It used to be that historians had but to sort through musty papers and documents to gain an insight into history. But elegant calligraphy and perfume-scented stationery have long since given way to a limited selection of fonts and emoticons. The e-mail revolution has almost completely replaced letter writing, making many traditionalists cringe.
Others, though, have decided to embrace the change rather than resist it. The British Library, home to some of the most prized historic documents, has now teamed up with software giant Microsoft to collect and archive e-mails and create a snap-shot of British life for future generations to peruse. The library is calling on Britons to click open their archives and to send in their most interesting. In just over 24 hours, the library has already received 1,800 submissions.
"E-mail has in many respects replaced traditional forms of communications such as letters or memoranda," said John Tuck, head of British Collections at the British Library in a statement. This project "will allow us to archive a vast snapshot of our present-day e-mail communications and will be of great value for future researchers."
The project, E-mail Britain, will store messages in an "e-mail time capsule" and categorize them by theme: Blunders, Life Changing E-mails, Complaints, Spam, Love and Romance, Humor, Everyday E-mails, News, World Around You, and Tales from Abroad.
Of course, the resulting archive will still be a far-cry from the shelves full of documents historians previously worked with. E-mail is replete with dangers and possibilities hardly rivalled by snail mail: the impetuous reply, the forwarding of impetuous replies, the deadly 'Blind Copy', the passive-aggression of winking emoticons. But, from the perspective of historical documentation, perhaps the most troubling aspect of e-mail is authenticity.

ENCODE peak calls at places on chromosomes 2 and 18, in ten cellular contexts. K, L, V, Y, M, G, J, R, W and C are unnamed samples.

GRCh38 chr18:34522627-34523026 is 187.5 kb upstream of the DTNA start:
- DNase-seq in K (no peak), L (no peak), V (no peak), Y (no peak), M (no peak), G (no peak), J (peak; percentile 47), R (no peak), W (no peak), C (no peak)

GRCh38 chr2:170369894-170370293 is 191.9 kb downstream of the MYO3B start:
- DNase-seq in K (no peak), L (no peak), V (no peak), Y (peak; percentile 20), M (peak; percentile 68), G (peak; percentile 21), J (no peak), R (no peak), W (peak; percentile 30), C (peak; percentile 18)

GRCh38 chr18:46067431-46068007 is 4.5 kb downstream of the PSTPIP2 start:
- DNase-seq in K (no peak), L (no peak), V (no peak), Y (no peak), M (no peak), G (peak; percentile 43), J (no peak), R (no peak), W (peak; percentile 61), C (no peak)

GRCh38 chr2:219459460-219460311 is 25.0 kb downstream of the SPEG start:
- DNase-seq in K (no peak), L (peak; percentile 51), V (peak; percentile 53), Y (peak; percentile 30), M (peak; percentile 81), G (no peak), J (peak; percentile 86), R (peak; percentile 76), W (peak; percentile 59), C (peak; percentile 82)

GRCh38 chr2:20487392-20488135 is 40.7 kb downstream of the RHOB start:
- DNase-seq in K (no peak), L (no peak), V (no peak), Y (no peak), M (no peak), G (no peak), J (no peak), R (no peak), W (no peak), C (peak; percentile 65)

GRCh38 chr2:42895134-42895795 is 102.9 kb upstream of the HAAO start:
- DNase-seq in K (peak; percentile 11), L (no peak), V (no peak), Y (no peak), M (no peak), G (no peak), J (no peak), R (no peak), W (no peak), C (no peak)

Though there are well-established, scientific methods to determine whether an historic document is authentic, the same does not apply to cyber communications. "There are ways of tracing origin of e-mails and other digital manuscripts by examining headers and comparing with other e-mails, but there is always some uncertainty," Jeremy John, British Library E-Manuscript curator, told SPIEGEL ONLINE.
John adds that there are forgeries, and that in the end, historians and scholars will have to weigh up all the factors to determine authenticity. "The general public can be warned that there is always some uncertainty. It will be one of the roles of curators to point to relevant aspects of individual e-mails," he said.
Lawrence Christensen, a spokesperson for the library, added that preservation is also more complex for digital media. Techniques to preserve manuscripts, newspapers and photographs present well understood challenges. But, preserving e-mails and other digital media "is especially complicated by the rapid rate of obsolescence in digital media formats and reading devices," he said.
"Digital archiving of e-mail has never been attempted before on this scale and we're excited to be capturing such a rich slice of contemporary life," added John Tuck.
The British Library plays home to such works as the Magna Carta, the letters of Jane Austen, and William Shakespeare's first work -- a collection that will now be enriched by intra-office e-spats and mass advertisements for Viagra.